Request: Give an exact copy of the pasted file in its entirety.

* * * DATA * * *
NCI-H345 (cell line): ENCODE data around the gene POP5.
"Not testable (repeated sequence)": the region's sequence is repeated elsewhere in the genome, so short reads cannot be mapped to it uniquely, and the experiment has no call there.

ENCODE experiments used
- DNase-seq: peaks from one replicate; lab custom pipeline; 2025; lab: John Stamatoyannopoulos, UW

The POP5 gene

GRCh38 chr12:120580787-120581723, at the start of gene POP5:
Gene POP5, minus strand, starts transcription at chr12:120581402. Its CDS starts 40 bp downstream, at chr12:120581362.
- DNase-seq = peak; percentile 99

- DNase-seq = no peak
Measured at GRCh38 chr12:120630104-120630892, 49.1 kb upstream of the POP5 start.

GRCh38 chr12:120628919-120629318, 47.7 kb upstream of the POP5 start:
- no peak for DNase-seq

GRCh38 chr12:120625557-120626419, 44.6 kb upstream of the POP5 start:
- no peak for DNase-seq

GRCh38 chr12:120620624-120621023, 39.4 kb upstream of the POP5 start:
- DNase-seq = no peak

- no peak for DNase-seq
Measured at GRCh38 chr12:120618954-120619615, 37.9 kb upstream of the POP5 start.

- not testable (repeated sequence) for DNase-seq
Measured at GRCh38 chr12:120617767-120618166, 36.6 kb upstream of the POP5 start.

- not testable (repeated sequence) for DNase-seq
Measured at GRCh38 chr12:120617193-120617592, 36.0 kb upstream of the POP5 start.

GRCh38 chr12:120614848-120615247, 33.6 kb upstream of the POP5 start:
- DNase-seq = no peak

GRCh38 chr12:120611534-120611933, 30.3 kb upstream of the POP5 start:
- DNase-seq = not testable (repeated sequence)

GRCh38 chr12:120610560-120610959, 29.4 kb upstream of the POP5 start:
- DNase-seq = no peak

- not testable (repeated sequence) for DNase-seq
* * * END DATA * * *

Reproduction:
NCI-H345 (cell line): ENCODE data around the gene POP5.
"Not testable (repeated sequence)": the region's sequence is repeated elsewhere in the genome, so short reads cannot be mapped to it uniquely, and the experiment has no call there.

ENCODE experiments used
- DNase-seq: peaks from one replicate; lab custom pipeline; 2025; lab: John Stamatoyannopoulos, UW

The POP5 gene

GRCh38 chr12:120580787-120581723, at the start of gene POP5:
Gene POP5, minus strand, starts transcription at chr12:120581402. Its CDS starts 40 bp downstream, at chr12:120581362.
- DNase-seq = peak; percentile 99

- DNase-seq = no peak
Measured at GRCh38 chr12:120630104-120630892, 49.1 kb upstream of the POP5 start.

GRCh38 chr12:120628919-120629318, 47.7 kb upstream of the POP5 start:
- no peak for DNase-seq

GRCh38 chr12:120625557-120626419, 44.6 kb upstream of the POP5 start:
- no peak for DNase-seq

GRCh38 chr12:120620624-120621023, 39.4 kb upstream of the POP5 start:
- DNase-seq = no peak

- no peak for DNase-seq
Measured at GRCh38 chr12:120618954-120619615, 37.9 kb upstream of the POP5 start.

- not testable (repeated sequence) for DNase-seq
Measured at GRCh38 chr12:120617767-120618166, 36.6 kb upstream of the POP5 start.

- not testable (repeated sequence) for DNase-seq
Measured at GRCh38 chr12:120617193-120617592, 36.0 kb upstream of the POP5 start.

GRCh38 chr12:120614848-120615247, 33.6 kb upstream of the POP5 start:
- DNase-seq = no peak

GRCh38 chr12:120611534-120611933, 30.3 kb upstream of the POP5 start:
- DNase-seq = not testable (repeated sequence)

GRCh38 chr12:120610560-120610959, 29.4 kb upstream of the POP5 start:
- DNase-seq = no peak

- not testable (repeated sequence) for DNase-seq